We are fortunate in Texas to have a provision for those of us with "Homestead" property to be allowed to serve as our own electrician (as long as it isn't installing the primary electrical panel in our residence). I'm required to go through the same inspections as a licensed electrician by my Town when I do. I hung my own 200amp meter base and electrical panel in our barn and then ran circuits for lights and outlets. The Town's inspector complimented my work because of how neatly it was done and how he didn't have to remind me about important NEC areas as he often did the professional electricians whose work he inspects. I had just raised cane with the Town over other inspection areas so he had no reason to "glad hand" me. What that underscored for me is the fact that those of us who have to live with the results of our work are more likely to get it right than someone who as a vested interest in getting it done quickly. I do understand that people who don't understand electricity should not work on it but a universal prohibition against anyone but "professionals" is not a guarantee of safety either. I'm not aware of any industry self-policing for electricians and the result is situations like the OP. Even if the home owner had said "install a 30amp 220outlet", the professional has an obligation to verify that information. My doctor is not going to prescribe medication based on my information and the electrician should not either.

Just my $.02 worth.
__________________
2000 Georgie Boy Landau 36' DP
2005 Saturn Vue toad
KF5-NJY
chasfm11 is offline   Reply With Quote
Old 08-31-2013, 09:46 AM   #27
Senior Member
 
flaggship1's Avatar


 
Fleetwood Owners Club
iRV2 No Limits Club
Join Date: Sep 2012
Location: Rainbow Riding
Posts: 18,395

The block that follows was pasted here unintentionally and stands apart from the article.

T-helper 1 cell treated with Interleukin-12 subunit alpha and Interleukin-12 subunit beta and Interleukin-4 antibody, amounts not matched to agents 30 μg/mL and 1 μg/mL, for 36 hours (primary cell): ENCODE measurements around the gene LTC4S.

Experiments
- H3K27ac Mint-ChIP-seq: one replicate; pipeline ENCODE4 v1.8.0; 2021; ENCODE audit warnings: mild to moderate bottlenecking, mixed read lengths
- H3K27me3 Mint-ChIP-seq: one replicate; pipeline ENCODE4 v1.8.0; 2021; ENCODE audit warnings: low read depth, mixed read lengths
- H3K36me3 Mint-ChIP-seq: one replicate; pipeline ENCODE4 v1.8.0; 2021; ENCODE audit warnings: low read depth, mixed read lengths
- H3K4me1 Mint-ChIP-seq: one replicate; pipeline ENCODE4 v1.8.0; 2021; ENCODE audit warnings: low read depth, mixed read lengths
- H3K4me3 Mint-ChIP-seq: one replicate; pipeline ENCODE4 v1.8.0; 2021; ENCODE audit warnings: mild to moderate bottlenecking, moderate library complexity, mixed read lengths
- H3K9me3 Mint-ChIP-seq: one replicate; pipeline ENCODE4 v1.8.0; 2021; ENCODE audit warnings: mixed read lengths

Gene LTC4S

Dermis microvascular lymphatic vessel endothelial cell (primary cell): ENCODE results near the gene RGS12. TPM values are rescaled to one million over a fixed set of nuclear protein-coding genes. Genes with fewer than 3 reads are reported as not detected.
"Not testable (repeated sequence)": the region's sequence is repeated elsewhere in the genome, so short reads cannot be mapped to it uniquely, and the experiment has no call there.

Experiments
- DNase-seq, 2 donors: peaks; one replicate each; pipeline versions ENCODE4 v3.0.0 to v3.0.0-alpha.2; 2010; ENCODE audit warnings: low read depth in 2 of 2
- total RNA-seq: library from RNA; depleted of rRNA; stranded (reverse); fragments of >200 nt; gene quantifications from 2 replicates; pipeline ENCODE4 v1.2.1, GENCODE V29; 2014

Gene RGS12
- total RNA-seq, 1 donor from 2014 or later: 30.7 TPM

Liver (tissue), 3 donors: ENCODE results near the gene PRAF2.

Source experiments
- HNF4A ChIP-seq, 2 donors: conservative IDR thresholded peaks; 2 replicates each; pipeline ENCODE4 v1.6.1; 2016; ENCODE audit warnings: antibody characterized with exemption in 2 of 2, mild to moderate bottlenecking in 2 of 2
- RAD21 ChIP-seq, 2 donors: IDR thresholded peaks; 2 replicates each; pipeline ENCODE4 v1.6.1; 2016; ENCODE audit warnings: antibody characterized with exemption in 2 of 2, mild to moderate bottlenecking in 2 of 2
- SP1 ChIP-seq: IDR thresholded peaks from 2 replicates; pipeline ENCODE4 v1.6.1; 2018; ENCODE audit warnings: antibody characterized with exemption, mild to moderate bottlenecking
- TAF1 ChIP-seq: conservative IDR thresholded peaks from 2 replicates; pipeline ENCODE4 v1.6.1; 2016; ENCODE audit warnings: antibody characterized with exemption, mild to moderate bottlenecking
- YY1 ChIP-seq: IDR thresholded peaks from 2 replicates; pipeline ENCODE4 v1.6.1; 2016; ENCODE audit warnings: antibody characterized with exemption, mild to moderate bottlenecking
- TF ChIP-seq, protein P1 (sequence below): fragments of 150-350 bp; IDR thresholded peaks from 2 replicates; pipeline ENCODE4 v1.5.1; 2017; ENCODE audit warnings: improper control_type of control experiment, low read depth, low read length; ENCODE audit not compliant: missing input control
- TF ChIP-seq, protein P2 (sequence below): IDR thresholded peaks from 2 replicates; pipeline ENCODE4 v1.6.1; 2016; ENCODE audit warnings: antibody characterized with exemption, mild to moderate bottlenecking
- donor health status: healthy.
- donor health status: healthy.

There is enough blame to go around. I tend to fall slightly in the side of the home owner / RV owner being at fault.

Whether someone is licensed or not, it's always trust but verify. Since the OPs friend wasn't sure and it appears the electrician wasn't either, I think they should have found another electrician that specifically knew and had experience with 50 Amp 120, RV electric systems. I suspect any licensed electrician can do it, but that doesn't mean they know the application. I don't know if RV electronics is part of the licensing / certification process for electricians?? I also suspect that it doesn't come up that frequently.

Next up is the instructions were given and seems that the request was filled. But this is where I lay some blame in the electrician, who should also trust but verify. It is sad that we have become a world of more "order takers" with fewer thinkers. On the other hand when someone orders their ribeye well done, is it really the waitresses job to say, "Are you sure you want me to ruin your steak?".

Both at fault - but when I don't know, I ask lots of questions and do my research up front. Not after the fact, and usually don't rely on the first answer I get - and where surgery is concerned I get a second opinion. The medication analogy is fair - but when you have an adverse reaction to prescribed medication - do you blame the doctor because you neglected to tell him you were also taking XYZ drug? Just another 2 cents. YMMV
__________________
Steve & Annie (RVM2)
2008 Fleetwood Bounder 38F ~ 325 ISB Turbo ~ Freightliner XC 2014 CR-V ~ Invisibrake / Sterling All Terrain
Sioux Falls, SD (FullTime Since Nov 5th 2014)
flaggship1 is offline   Reply With Quote
Old 08-31-2013, 09:58 AM   #28
Senior Member
 
FlyingDiver's Avatar
 
Newmar Owners Club
Join Date: May 2007
Location: Somewhere....
Posts: 3,820
Quote:
Originally Posted by eightydid View Post
Three pole 4 wire.
wire #1 Pole #1 120v phase A
wire #2 pole #2 120v Phase B
wire #3 pole #3 neutral
wire#4 ground
Which is not what the electrician installed. He installed 30amp/240V two-pole (1 hots and a ground).
__________________

__________________
2008 King Aire 4562, Spartan K3(GT) w/ Cummins ISX 600
2014 Jeep Grand Cherokee Overland 5.7L V8 Hemi w/ Blue Ox Aventa LX Tow Bar and baseplate, SMI Air Force One brake
FlyingDiver is offline   Reply With Quote
Reply



Currently Active Users Viewing This Thread: 1 (0 members and 1 guests)
 
Thread Tools Search this Thread
Search this Thread:

Advanced Search
Display Modes

Posting Rules
You may not post new threads
You may not post replies
You may not post attachments
You may not edit your posts

BB code is On
Smilies are On
[IMG] code is On
HTML code is Off
Trackbacks are Off
Pingbacks are Off
Refbacks are Off


» Virginia Campgrounds

Reviews provided by


Copyright 2002- Social Knowledge, LLC All Rights Reserved.

All times are GMT -6. The time now is 02:01 AM.


Powered by vBulletin® Version 3.8.8 Beta 1
Copyright ©2000 - 2017, vBulletin Solutions, Inc.